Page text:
Payroll, Revenue, and Labor Demand Effects of the Minimum Wage

Posted: 21 Mar 2019

See all articles by Ekaterina Jardim

Ekaterina Jardim

University of Washington

Emma van Inwegen

University of Washington

Date Written: February 27, 2019

Abstract

We study the impact of the minimum wage hike in Seattle from $9.47 to $13 on wagebill, labor demand, and firm revenue using administrative data from the state of Washington. We show that the minimum wage affected businesses both at the intensive and extensive margins. At the intensive margin, businesses increased their labor costs and adjusted to the minimum wage by mildly reducing demand for low-wage jobs, but they largely did not pass the increase in labor costs to prices. At the extensive margin, the minimum wage led to higher rates of business exit and shifted the composition of entering businesses towards less labor-intensive businesses. Finally, we find that the extensive margin and the intensive margin effects were of the same order of magnitude, and were equally important for understanding the impacts of the minimum wage.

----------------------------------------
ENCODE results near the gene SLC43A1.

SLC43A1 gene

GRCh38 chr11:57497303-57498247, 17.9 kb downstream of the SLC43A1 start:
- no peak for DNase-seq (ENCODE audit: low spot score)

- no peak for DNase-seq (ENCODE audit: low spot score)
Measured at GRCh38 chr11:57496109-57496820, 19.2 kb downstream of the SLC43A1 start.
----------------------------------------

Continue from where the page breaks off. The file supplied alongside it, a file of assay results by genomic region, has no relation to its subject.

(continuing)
Keywords: minimum wage, extensive and intensive margin, channels of adjustment

JEL Classification: J38, J23, J63

Suggested Citation

Jardim, Ekaterina and van Inwegen, Emma, Payroll, Revenue, and Labor Demand Effects of the Minimum Wage (February 27, 2019). Available at SSRN: https://ssrn.com/abstract=3343758

Ekaterina Jardim (Contact Author)

University of Washington ( email )

Seattle, WA 98195
United States

Emma Van Inwegen

University of Washington ( email )

Seattle, WA 98195
United States

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